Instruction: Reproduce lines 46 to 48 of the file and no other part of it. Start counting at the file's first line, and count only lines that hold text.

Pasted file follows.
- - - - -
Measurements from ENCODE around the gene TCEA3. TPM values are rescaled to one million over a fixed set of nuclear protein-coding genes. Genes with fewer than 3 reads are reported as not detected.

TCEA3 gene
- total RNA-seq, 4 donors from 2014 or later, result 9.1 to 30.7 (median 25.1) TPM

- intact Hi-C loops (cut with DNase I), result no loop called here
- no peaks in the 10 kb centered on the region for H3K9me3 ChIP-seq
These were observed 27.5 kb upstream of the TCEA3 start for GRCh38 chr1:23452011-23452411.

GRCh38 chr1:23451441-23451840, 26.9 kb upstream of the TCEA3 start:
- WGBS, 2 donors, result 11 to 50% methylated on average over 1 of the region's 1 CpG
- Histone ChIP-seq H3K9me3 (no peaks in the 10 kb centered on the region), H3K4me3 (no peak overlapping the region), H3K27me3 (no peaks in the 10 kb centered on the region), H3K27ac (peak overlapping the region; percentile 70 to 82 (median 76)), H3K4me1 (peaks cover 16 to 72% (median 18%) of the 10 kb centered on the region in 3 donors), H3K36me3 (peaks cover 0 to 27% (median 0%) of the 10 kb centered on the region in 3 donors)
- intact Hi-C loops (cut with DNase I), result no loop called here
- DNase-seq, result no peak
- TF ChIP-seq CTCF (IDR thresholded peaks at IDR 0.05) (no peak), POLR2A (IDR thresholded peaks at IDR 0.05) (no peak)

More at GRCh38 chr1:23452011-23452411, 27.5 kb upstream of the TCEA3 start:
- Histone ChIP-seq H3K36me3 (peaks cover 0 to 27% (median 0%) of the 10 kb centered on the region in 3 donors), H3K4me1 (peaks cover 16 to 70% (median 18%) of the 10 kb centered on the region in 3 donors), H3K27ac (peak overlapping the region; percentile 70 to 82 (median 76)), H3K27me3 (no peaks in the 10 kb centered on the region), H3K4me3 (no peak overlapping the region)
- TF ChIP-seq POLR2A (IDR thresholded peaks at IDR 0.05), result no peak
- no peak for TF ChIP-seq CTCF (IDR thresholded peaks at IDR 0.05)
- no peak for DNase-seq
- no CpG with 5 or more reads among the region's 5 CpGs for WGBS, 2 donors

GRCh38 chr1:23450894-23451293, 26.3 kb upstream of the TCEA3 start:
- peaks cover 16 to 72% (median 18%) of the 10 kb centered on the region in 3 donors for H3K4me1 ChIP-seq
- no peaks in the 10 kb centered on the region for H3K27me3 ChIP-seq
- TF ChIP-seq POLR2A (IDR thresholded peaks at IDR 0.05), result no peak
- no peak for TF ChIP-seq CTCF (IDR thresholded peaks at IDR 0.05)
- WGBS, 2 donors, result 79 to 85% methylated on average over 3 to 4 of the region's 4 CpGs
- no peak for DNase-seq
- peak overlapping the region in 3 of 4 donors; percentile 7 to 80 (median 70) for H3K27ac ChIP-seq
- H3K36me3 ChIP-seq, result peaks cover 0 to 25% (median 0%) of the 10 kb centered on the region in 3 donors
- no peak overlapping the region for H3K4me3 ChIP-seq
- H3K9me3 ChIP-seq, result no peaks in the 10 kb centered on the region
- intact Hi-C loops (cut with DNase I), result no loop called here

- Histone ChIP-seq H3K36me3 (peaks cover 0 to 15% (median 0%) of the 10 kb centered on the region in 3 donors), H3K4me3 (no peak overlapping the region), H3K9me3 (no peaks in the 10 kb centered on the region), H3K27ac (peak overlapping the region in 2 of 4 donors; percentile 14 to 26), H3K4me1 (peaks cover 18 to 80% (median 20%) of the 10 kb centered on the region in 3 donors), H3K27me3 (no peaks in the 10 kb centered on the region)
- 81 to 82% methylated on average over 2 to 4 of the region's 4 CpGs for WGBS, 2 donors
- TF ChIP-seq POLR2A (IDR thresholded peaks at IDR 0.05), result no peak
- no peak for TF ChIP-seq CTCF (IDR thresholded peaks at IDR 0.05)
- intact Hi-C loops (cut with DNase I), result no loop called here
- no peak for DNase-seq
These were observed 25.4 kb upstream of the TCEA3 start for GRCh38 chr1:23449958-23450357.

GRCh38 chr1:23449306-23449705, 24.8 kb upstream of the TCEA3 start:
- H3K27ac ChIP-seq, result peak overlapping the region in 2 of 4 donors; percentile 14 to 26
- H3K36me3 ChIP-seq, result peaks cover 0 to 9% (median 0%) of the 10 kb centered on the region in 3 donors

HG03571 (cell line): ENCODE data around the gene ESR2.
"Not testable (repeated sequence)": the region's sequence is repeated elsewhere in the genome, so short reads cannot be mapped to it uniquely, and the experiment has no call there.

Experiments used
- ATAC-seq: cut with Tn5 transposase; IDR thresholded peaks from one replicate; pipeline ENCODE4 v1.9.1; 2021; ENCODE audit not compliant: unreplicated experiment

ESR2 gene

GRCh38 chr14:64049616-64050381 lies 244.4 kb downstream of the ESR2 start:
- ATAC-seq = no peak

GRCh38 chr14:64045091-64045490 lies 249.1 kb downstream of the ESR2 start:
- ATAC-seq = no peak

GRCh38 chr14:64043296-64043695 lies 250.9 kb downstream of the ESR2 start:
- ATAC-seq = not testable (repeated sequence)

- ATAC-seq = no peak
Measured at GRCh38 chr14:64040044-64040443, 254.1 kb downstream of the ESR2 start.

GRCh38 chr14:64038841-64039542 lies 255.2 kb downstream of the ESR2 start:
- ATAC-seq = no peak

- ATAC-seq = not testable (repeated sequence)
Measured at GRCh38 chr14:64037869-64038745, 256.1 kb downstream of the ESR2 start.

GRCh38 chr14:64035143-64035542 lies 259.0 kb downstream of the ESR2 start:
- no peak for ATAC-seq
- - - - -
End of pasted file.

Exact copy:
GRCh38 chr14:64049616-64050381 lies 244.4 kb downstream of the ESR2 start:
- ATAC-seq = no peak

GRCh38 chr14:64045091-64045490 lies 249.1 kb downstream of the ESR2 start: